New Jersey Transit announced Feb. 27 that it will restore service on the Atlantic City Rail Line (ACRL) and the “Dinky”—a short shuttle line between Princeton Junction on Amtrak‘s Northeast Corridor (NEC) and a point close to downtown Princeton—but riders will still have to wait 85 more days to get their trains back.
Both lines were shut down after Labor Day last year, purportedly to facilitate the installation of Positive Train Control (PTC) equipment. NJT Executive Director Kevin Corbett announced the coming service restorations at a hearing in Cherry Hill that was organized by state officials to give riders an opportunity to complain about the service they had lost. He said that the trains would run again starting May 24—the Friday before Memorial Day. Other trains that ran on lines further north were also removed from the schedule, but riders on those lines were not so lucky. Corbett’s announcement did not mention when, if ever, any of those services would return, and neither did the NJT press release that announced the restoration date for the Atlantic City line and the Dinky.
The ACRL and the Dinky are the only lines that were shut down completely. NJT provided substitute bus service, but South Jersey riders and their representatives, including Congressman Jeff Van Drew, have complained about the ACRL shutdown since before it started. At first, NJT had said that service would be restored by the beginning of the year—a date later pushed back to the end of January, and then to mid-March. On Jan. 25, the agency announced that service would be restored during the “second quarter” of this year. NJT seems to be adhering to that time frame for the ACRL and the Dinky, but riders and advocates further north continue to wonder when and if the trains they lost will be restored. South Jersey riders seemed skeptical, too. The Philadelphia Inquirer and its website, www.philly.com, reported that, when the May 24 date was announced at the Cherry Hill hearing, nobody applauded.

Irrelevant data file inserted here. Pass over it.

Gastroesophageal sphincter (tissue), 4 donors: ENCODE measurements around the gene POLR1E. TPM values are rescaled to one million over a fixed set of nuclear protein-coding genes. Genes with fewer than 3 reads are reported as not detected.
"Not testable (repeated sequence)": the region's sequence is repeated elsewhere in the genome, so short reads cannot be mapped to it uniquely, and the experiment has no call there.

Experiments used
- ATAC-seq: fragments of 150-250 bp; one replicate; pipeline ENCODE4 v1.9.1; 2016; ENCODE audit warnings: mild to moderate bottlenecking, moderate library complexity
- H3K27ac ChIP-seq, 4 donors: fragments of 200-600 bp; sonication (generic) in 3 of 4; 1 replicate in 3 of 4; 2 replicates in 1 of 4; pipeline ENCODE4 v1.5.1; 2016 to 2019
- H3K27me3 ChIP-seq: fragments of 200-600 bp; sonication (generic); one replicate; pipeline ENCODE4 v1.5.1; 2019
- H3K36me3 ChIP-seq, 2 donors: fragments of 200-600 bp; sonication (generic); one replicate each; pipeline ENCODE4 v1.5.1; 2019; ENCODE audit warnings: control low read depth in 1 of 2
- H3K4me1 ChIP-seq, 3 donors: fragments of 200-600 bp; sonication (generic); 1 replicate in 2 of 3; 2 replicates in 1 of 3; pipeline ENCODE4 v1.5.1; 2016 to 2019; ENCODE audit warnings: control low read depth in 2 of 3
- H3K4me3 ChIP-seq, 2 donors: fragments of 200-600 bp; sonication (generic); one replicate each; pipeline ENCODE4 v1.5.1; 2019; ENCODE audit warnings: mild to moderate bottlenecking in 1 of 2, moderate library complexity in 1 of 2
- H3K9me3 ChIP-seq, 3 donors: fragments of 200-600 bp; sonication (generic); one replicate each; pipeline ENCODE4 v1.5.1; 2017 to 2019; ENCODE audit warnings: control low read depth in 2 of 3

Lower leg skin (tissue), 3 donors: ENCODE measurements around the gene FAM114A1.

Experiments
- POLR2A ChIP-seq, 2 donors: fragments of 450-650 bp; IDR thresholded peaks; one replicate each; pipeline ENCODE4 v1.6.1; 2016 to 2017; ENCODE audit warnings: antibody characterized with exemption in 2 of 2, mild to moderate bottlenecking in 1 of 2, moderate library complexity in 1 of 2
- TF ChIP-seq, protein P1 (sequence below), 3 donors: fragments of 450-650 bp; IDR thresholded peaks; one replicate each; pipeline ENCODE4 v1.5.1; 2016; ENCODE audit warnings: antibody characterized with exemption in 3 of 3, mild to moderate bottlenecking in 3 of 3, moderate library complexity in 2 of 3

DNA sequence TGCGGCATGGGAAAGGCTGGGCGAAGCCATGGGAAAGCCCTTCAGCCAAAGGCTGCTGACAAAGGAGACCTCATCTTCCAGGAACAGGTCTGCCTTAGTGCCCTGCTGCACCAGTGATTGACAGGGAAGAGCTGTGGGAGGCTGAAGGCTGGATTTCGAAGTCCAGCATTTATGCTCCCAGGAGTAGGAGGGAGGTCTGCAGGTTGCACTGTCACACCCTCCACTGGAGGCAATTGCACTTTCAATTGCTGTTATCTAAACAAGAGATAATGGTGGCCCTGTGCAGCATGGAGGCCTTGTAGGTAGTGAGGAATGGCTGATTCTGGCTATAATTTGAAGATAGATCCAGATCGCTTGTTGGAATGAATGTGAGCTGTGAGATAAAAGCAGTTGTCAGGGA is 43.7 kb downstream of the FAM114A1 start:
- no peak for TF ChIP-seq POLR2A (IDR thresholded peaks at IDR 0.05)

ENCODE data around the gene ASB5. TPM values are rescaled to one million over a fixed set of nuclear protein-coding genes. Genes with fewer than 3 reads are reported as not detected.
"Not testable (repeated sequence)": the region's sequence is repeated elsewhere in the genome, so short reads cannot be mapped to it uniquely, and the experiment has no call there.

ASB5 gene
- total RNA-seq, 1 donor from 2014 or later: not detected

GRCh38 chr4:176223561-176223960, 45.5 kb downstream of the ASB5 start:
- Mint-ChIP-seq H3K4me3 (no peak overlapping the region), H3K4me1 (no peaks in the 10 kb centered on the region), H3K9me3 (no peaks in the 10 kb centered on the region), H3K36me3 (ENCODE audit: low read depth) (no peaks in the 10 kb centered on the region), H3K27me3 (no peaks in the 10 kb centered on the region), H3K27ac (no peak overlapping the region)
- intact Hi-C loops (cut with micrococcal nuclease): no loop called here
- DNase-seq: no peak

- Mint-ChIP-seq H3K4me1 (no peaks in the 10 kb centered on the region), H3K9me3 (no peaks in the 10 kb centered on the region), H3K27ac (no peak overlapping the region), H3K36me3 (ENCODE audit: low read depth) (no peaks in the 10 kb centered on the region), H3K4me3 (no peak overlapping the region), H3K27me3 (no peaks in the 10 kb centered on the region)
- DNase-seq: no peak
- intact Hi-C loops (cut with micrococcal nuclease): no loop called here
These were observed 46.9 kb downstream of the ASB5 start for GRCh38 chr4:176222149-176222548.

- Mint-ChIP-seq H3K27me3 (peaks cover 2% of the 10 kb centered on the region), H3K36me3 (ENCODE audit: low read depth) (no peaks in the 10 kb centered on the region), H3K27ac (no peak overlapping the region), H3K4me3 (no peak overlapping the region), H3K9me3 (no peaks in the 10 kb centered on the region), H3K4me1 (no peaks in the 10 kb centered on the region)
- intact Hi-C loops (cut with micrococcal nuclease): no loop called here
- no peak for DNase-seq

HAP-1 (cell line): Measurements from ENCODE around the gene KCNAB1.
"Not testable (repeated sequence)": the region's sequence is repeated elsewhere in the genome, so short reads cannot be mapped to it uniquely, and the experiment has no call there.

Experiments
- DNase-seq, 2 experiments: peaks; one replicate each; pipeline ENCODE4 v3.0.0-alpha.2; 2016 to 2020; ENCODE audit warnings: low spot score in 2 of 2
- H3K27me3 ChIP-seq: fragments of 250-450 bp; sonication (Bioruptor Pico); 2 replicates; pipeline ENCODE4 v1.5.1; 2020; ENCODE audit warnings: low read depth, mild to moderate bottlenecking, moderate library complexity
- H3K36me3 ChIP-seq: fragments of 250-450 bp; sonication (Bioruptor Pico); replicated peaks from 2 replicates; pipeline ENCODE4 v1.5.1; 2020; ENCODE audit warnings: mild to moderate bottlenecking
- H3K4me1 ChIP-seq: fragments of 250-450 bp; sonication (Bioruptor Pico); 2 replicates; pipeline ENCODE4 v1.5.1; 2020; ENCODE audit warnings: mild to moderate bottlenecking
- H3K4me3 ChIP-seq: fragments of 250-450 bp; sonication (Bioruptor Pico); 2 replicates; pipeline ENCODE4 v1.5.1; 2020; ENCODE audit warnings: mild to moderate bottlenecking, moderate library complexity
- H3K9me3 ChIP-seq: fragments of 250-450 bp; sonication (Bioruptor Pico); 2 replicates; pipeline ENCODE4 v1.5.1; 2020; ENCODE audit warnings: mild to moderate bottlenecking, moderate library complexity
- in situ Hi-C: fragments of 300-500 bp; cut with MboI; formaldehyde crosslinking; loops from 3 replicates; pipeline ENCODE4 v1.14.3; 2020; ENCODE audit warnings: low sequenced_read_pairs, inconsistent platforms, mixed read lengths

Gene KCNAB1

Weekday “one-seat-ride” trains on the Raritan Valley Line to Penn Station New York have been suspended. So has weekend service on the Gladstone Branch between that town and Summit on the Morris & Essex (M&E) Line, but substitute buses are running there (although not on weekdays, and Gladstone Branch riders recently suffered a three-weekday service outage). Selected trains were removed from the schedule on the M&E, Montclair-Boonton and other lines, but NJT has not provided substitute buses to fill the gaps in the schedules that the suspensions created. The sole exception is the last inbound train of the evening from Dover, which used to leave at 11:30. Through the efforts of the Lackawanna Coalition (of which this writer is Chair), NJT hired a bus from the Lakeland Bus Company to run that schedule in Morris County, so riders would not be stranded. NJT confirmed that the Cherry Hill announcement did not concern any of those services, and said that the agency is checking on Amtrak’s work plans along its part of the railroad before confirming any restoration date for them.
A busload of South Jersey riders, supported by local elected officials and advocates from the Delaware Valley Association of Railroad Passengers (DVARP) journeyed to Newark on Feb. 13 to address the NJT Board with their concerns. About 15 of them made statements, to which no Board members responded. Last week, though, Gov. Phil Murphy announced that, within three weeks, NJT would specify a date for Atlantic City service to return. He accelerated the deadline for that announcement on Feb. 26, and Corbett made the announcement itself on Feb. 27.